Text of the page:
by Johnnie Behiri | 27th November 2015
The Inter BEE 2015 technology exhibition that took place near Tokyo ended earlier this week, but during my visit two topics where very evident. HDR and 8K! While I intend to dedicate a separate news post to 8K, HDR is the more “relevant and upcoming technology” that might affect our professional lives soon. But what is HDR? The new “high dynamic range” technology started to emerge in a more prominent way during last NAB show in Las Vegas (April) and now, half a year later, after looking at the Japanese domestic market, there is no doubt that it will find its way to our homes sooner rather then later. To grasp the impact of the technology you simply have to look at a video which was shot and played back on an HDR monitor in order to appreciate the enhanced clarity and depth you are getting. It is almost like looking at a three dimensional picture without the need of 3D glasses, but in fact it is something else than 3D entirely. If I had to describe “what is HDR” in a sentence, I would say the new technology brings us a higher dynamic range viewing experience, richer colours, and more realistic images, than we’ve been used to. The displays are a lot brighter in the highlights, thus giving you a more realistic experience when it comes to light distribution across an image. During Inter BEE I had a chance to talk to Ishii-san who took the time to highlight some of the benefits we should expect from embracing the new technology. According to Mr. Ishii, implementing HDR on video cameras is almost done, as sensor dynamic range constantly increases, but it’s the displays that are lagging behind. Leading companies like Dolby laboratories together with American and Japanese manufacturers are trying to standardize the technology and hopefully they will be done soon. If you already had a chance to see some video demonstrations of HDR, please share your experience in the comments and let us know what you think about the emerging technology.Read more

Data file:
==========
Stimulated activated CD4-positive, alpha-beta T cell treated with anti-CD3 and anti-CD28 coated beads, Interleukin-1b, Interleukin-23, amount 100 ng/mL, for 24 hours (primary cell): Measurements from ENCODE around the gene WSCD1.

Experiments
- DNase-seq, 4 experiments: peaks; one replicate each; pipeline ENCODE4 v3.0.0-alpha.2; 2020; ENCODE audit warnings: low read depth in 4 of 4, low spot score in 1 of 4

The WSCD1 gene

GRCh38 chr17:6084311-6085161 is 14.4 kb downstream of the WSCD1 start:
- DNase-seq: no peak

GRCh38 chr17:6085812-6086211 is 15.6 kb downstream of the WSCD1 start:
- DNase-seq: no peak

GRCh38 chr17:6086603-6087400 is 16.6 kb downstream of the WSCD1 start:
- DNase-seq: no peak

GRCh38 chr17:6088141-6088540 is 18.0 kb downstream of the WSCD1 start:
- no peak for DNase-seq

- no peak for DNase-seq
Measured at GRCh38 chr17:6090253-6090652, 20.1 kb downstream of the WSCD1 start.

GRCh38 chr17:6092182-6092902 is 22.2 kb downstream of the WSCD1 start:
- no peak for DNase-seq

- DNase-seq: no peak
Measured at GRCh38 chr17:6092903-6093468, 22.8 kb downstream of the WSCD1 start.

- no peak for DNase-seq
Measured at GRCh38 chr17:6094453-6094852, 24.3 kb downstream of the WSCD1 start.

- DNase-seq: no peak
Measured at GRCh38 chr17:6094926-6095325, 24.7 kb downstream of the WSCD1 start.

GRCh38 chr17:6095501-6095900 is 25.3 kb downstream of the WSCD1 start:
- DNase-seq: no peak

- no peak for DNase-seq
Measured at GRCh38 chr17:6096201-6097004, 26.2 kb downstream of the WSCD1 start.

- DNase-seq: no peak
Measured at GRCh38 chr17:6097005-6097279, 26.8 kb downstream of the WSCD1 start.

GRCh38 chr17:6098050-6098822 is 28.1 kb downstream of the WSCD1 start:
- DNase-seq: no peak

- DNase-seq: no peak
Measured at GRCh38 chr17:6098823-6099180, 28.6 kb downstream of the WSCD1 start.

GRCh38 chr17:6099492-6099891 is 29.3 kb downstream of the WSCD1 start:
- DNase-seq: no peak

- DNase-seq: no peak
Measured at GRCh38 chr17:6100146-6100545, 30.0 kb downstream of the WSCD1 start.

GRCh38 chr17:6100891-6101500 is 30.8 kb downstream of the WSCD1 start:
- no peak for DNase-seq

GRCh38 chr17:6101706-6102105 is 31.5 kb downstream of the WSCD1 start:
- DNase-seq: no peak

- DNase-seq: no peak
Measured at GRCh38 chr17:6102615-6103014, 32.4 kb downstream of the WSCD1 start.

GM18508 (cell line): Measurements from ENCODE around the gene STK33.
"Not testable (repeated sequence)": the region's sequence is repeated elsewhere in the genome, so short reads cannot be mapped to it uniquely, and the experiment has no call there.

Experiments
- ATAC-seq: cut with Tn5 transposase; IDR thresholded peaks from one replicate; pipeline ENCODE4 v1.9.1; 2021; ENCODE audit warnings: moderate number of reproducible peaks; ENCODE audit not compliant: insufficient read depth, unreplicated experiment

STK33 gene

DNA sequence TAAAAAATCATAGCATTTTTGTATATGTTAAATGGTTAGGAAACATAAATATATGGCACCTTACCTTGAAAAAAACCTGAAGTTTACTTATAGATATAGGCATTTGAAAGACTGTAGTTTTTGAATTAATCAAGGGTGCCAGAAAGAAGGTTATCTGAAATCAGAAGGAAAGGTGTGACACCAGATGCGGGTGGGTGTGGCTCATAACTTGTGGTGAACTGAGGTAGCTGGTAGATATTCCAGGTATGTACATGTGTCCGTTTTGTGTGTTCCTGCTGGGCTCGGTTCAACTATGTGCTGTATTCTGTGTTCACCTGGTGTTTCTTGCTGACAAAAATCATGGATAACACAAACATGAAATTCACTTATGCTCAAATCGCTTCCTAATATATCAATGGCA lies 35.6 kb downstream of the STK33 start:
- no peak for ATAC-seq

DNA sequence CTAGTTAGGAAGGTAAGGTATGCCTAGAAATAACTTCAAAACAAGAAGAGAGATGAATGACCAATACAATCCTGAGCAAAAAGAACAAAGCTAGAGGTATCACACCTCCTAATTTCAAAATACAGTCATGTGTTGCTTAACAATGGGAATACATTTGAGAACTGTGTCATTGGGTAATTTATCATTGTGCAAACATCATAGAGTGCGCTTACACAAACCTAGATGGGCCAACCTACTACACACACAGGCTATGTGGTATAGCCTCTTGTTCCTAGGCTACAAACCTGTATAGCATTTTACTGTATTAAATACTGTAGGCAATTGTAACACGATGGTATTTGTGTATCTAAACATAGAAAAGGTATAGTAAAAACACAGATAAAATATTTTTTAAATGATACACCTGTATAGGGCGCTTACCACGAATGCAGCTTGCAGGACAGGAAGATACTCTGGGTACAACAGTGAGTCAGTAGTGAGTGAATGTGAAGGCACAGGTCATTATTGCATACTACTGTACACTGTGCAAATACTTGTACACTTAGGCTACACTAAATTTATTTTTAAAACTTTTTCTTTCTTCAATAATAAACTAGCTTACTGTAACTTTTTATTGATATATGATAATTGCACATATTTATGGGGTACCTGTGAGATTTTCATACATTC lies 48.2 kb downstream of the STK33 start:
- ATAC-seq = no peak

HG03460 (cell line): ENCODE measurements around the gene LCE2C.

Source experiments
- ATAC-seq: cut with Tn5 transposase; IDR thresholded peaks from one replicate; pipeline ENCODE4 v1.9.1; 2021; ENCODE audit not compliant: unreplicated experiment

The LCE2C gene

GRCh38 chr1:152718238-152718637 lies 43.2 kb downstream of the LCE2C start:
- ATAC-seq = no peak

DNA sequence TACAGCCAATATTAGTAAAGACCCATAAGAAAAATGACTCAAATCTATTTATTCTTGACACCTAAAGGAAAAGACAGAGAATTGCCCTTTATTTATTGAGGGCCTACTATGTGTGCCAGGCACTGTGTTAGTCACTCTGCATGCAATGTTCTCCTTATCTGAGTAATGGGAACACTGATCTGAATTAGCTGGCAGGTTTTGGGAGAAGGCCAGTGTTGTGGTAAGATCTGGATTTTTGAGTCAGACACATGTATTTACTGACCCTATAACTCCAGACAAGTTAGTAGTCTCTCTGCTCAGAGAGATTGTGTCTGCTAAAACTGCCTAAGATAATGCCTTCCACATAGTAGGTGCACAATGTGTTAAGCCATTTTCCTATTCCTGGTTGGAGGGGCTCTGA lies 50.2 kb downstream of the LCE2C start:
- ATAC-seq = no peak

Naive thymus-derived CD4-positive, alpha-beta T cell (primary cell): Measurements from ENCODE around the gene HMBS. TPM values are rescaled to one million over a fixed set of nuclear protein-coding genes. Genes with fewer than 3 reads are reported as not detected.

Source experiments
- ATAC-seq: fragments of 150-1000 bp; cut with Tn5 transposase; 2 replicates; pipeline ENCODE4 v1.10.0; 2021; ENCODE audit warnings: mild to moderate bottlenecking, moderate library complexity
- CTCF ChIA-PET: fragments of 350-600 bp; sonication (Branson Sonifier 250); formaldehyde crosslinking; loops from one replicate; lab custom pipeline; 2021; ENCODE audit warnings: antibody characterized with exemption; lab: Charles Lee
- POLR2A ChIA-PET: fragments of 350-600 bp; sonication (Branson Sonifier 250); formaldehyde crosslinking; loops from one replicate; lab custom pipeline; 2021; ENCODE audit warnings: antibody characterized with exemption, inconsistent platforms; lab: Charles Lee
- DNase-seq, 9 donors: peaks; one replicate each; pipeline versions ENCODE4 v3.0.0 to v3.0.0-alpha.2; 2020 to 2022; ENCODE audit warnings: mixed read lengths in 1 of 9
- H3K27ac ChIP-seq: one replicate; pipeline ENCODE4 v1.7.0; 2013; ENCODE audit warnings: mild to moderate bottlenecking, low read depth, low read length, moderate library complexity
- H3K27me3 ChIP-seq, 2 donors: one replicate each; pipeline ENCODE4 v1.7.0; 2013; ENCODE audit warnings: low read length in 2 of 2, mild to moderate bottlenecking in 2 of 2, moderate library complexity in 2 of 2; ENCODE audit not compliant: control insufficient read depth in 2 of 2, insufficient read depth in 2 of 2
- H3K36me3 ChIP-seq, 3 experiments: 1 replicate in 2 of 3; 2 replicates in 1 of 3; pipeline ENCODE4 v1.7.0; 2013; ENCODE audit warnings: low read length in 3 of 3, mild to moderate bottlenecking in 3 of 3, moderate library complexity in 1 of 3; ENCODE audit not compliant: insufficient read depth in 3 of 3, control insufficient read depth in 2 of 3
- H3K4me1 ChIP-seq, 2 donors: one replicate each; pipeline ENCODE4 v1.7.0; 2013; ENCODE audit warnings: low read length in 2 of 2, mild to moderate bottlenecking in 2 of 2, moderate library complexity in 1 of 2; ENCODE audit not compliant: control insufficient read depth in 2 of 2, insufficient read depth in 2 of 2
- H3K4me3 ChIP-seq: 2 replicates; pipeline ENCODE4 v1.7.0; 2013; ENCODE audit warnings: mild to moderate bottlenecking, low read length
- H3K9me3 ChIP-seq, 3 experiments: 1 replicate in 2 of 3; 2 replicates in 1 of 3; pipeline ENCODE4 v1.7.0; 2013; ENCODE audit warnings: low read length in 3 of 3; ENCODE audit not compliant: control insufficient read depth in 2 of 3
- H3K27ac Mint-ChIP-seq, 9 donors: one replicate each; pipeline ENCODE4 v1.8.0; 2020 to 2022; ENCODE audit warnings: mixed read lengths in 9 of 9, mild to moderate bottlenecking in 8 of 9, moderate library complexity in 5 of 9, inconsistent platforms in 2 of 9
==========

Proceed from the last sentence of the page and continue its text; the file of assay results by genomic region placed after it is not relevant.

by Nino Leitner | 6th February 2015
Canon EOS T6s (760s) and T6i (750D) Alongside their newly announced high-end 5DS and 5DSR DSLR cameras (which are great for photographers, but a disappointment for video shooters, and in some respects even a step back), Canon have also announced a series of new entry-level DSLRs and mirrorless cameras – namely the T6s (760S), the T6i (750D) and the EOS M3 mirrorless camera.Read more
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